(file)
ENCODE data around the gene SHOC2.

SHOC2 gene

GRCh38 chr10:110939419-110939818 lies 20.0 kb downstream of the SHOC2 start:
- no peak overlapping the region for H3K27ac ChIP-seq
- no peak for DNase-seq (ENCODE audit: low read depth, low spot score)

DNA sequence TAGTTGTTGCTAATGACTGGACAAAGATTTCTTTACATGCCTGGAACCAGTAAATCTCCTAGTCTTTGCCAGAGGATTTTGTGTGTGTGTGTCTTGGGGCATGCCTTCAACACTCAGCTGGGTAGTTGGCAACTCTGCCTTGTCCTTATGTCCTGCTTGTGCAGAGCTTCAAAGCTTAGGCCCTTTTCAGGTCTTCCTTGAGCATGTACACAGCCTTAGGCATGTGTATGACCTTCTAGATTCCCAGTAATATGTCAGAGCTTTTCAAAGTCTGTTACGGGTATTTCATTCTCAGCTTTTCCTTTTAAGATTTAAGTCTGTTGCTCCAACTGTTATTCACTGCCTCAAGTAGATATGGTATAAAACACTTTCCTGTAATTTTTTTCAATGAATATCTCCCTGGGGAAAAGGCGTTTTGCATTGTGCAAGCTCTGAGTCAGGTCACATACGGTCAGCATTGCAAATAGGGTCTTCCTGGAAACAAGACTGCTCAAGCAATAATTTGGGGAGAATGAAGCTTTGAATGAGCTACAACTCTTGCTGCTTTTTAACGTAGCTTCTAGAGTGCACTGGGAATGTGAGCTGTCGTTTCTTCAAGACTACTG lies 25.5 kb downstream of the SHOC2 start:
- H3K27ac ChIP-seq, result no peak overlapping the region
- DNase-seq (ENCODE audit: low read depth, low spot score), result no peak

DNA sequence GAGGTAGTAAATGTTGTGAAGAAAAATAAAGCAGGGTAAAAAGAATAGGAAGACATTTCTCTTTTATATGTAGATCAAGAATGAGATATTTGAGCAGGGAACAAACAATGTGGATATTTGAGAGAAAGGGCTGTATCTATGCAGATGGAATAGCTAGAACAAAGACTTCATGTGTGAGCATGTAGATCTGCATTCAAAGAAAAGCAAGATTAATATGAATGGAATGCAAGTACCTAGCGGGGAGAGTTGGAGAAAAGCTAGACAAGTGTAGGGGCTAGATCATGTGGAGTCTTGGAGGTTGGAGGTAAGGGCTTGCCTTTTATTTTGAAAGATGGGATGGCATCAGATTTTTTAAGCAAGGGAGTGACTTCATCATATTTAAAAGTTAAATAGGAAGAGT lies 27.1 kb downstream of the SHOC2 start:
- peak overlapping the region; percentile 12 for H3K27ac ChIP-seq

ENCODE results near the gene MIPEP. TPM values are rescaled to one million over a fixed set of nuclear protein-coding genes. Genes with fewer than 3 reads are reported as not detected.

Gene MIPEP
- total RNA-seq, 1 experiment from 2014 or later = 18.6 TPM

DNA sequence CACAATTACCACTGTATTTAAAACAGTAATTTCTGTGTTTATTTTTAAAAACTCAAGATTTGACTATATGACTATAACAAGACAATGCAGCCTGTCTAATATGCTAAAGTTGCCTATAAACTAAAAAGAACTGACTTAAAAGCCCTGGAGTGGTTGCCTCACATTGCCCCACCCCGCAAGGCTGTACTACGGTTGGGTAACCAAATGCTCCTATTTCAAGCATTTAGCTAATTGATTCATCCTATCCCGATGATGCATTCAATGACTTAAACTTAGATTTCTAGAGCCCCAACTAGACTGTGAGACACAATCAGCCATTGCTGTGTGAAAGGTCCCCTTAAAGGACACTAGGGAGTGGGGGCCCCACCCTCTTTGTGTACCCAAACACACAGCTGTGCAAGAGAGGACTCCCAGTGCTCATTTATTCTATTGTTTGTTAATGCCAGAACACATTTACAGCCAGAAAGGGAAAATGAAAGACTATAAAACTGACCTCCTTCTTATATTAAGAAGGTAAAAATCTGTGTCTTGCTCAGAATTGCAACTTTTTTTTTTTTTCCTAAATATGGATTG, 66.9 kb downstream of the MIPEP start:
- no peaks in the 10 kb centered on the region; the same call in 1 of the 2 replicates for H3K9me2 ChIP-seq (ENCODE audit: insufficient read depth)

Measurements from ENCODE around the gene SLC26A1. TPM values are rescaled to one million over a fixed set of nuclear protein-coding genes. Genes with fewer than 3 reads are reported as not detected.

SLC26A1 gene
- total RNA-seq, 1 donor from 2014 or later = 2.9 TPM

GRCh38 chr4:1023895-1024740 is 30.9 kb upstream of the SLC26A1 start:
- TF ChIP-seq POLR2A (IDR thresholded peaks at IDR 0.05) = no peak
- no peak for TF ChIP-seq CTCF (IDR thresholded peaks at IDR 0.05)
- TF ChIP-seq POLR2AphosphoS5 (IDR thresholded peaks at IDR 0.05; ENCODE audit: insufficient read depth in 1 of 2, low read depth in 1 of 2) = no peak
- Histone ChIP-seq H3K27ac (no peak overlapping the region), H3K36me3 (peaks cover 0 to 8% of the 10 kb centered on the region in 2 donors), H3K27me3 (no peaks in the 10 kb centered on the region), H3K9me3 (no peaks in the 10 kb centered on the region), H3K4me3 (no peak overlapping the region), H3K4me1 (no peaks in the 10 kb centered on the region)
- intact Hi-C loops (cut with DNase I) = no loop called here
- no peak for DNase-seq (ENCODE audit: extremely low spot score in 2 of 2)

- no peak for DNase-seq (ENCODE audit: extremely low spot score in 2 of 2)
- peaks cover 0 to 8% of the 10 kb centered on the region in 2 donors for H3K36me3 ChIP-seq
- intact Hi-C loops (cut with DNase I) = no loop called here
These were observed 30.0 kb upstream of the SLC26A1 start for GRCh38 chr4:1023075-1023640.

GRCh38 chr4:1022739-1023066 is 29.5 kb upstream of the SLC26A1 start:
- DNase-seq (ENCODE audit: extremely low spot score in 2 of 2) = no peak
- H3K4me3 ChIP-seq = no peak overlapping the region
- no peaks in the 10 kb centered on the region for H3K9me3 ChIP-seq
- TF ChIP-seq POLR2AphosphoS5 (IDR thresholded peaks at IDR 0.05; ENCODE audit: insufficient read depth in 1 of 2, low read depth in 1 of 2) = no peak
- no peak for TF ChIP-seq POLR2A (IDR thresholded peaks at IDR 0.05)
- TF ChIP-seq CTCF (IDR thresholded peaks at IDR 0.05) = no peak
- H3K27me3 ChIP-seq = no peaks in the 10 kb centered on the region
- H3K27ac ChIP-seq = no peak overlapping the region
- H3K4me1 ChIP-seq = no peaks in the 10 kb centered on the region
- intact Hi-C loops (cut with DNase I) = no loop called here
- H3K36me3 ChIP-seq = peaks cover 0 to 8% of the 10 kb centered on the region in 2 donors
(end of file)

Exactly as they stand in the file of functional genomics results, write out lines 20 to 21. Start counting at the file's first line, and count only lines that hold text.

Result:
- TF ChIP-seq POLR2A (IDR thresholded peaks at IDR 0.05) = no peak
- no peak for TF ChIP-seq CTCF (IDR thresholded peaks at IDR 0.05)